Estonia's peat industry makes up one-tenth of the world's production and businesses are seeking advice from the government about how to reduce its greenhouse gas emissions, which make up a substantial amount of the country's total.
Estonia has signed the European Union's agreement to make reductions by 2030. The country's CO2 emissions are high and several sectors are discussing how to proceed.
Peat mining makes up 10 percent of the total. The industry emitted almost 1,450 kilotons of greenhouse gases in 2021 which is approximately the same amount as every passenger car in Estonia combined.
At the end of September, the Ministry of Climate's top official Keit Kasemets told Vikerradio's "Uudis+" program that discussions need to be held about issuing new peat mining permits. The alternative option would be to stick with the number already allocated.
Erki Niitlaan, environmental advisor at the Estonian Peat Association, said the sector is not currently preparing to limit operations. Additionally, the state has not yet indicated it wants to take such a step.
"As a sector we have not, at least today, been presented with any concrete proposals. It has simply been said that these are issues that will be looked at, so there is certainly no reason to speculate today. We would rather hope that we can get sensible rules of the game in place for the long term so that companies have investment security and we can add as much value as possible locally before we send products out onto the world market," he said.
Ene Jürjens, head of the mineral resources department of the Ministry of Climate, said the future of peat mining, along with several other areas, is currently being reviewed in light of Estonia's climate commitments.
The future of these sectors will depend on analysis commissioned by the ministry. The research will map which parts of the peatlands generate the most carbon emissions.
"There are places that are currently being mined and areas that have been abandoned. Then we also have certain lists of places where it is actually possible to mine at all. We have the specific names of the places where you can apply in the first place, then we have the annual quotas, how much can be mined in the first place – it's quite an undertaking to analyze all that and calculate it," she explained.
Jürjens said the ministry will not discuss the suspension of new permits until legislation is passed, such as the Climate Act.
Reducing peat production will be painful for companies
Marko Kohv, an applied geology research fellow at the University of Tartu, said the best way to reduce the peat industry's carbon emissions is to reduce peat production.
There are a few techniques that can be used to clean up used peat areas faster or that create less waste, he said. But in the big picture, they make little difference, Kohv added.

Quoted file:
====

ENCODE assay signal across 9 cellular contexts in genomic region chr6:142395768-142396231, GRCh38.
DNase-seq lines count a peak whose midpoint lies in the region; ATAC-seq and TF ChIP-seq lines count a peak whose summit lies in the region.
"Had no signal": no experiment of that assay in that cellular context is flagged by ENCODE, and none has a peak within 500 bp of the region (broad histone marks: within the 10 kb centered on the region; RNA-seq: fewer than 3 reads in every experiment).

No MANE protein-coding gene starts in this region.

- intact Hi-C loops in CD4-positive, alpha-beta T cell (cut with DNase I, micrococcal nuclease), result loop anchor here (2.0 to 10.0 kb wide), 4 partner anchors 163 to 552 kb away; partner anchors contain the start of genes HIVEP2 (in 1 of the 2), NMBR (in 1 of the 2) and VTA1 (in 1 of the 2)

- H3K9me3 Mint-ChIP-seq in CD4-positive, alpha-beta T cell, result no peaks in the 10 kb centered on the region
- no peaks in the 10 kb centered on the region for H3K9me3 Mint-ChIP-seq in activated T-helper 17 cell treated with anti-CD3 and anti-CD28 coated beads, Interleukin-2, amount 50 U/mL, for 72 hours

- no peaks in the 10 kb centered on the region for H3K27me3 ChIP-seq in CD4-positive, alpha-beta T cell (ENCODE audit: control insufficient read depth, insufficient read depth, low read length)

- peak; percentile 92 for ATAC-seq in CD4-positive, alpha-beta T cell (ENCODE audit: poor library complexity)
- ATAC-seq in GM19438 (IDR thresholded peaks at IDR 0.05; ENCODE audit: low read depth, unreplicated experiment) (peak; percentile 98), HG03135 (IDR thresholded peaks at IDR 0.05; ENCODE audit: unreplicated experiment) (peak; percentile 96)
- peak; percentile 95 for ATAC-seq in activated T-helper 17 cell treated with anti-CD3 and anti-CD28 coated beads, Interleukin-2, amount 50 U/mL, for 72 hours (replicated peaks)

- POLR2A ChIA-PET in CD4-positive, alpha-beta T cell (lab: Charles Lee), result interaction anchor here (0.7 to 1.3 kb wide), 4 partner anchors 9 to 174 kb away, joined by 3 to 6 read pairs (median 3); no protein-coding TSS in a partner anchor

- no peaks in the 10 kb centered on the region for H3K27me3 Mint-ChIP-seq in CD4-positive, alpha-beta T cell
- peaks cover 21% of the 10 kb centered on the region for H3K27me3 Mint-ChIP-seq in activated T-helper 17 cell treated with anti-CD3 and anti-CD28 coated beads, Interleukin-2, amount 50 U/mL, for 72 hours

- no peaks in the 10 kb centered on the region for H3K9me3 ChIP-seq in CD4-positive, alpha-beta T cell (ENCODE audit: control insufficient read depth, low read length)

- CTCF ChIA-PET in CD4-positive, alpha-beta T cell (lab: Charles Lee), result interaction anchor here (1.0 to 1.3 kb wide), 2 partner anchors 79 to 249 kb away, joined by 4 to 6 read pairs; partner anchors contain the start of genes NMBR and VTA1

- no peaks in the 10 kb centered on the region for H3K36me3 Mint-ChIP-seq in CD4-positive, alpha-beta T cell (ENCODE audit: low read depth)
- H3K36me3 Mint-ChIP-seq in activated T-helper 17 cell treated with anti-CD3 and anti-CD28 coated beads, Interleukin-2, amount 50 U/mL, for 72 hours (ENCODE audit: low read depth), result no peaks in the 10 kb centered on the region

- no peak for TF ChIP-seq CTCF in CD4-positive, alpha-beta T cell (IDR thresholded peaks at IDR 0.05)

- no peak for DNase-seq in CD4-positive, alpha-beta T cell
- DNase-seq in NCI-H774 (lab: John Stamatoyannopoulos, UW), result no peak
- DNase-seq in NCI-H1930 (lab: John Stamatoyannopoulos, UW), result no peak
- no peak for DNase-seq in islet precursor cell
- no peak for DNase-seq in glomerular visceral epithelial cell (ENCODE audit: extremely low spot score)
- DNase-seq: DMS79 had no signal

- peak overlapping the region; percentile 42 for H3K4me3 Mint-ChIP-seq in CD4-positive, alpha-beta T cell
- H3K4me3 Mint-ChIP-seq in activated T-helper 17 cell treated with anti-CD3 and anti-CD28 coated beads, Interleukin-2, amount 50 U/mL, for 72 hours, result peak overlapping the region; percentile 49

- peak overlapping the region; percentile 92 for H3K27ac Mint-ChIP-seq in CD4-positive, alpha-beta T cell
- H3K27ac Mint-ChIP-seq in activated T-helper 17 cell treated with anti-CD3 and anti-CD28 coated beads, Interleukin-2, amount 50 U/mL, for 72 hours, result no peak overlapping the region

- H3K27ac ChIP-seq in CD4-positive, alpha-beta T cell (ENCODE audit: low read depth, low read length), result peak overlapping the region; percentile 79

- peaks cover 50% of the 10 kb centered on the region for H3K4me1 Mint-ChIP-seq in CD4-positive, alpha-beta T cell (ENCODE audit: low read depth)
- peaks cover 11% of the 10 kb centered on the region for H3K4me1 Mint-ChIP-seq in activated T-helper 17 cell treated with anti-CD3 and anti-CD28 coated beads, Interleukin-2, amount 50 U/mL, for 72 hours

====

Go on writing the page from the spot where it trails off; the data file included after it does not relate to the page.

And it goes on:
The researcher said it would be reasonable to stop mining in less valuable areas or where the is a greater chance of restoring them.
At the moment, the state does not have an overview of the state of peat production areas in Estonia, he said.
"It will certainly lead to economic issues, to lawsuits, because if the state has already given a company a permit and has allowed it to have some reserves, then the companies will immediately have a legitimate expectation and that peat will have to be minned from those companies. But if we do not buy it, then in a sense we are paying for it through these carbon quotas, and probably for a very long time. I do not see a very good solution here that will leave the industry intact," he said.
Ene Jürjens said the ministry will develop its peat policy alongside the forthcoming climate law, which could be passed at the end of 2024.
One tenth of the world's peat production comes from Estonia
A tenth of the world's peat production comes from Estonia and the three Baltic countries outputs total a third.
Niitlaan said peat products, such as various soils, are exported from Estonia primarily to central and southern European countries. They are also sent to China.
"We get the vegetables we don't grow ourselves, and they get the soil to grow vegetables for themselves and others. If they didn't have the growing soil, vegetable production would stop there. There is no soil there to produce food on such a large scale," he explained.
Researcher Marko Kohv said approximately half of the peat exported abroad is used to grow flowers not food. He said the data is hard to find.
Kohv said the peat industry is a bad example of globalization. This is because the majority of the products transported abroad are unvalued raw peat.
"It's mainly foreign companies that extract raw materials, export them, refine them elsewhere, and we're left with emissions and depleted peat fields, which we don't have good examples of what to do with," he said.
Kohv explained that many countries have also begun to abandon the use of peat.
"The United Kingdom is one of the major countries to phase out peat in the hobby sector initially, and later to phase it out in the professional sector. One-third is hobby farming and two-thirds is professional farming. The rest of Central Europe is also moving in this direction and peat producers of course understand that this trend is not to their advantage," he said.
Currently, there are about 30 companies in Estonia that are involved in peat production or mining. Niitlaan said the peat industry employs about 1,000 people, who are mostly located in rural areas.
Kohv said that these jobs are mostly seasonal, where intensive production lasts for about three months.
Editor: Urmet Kook, Helen Wright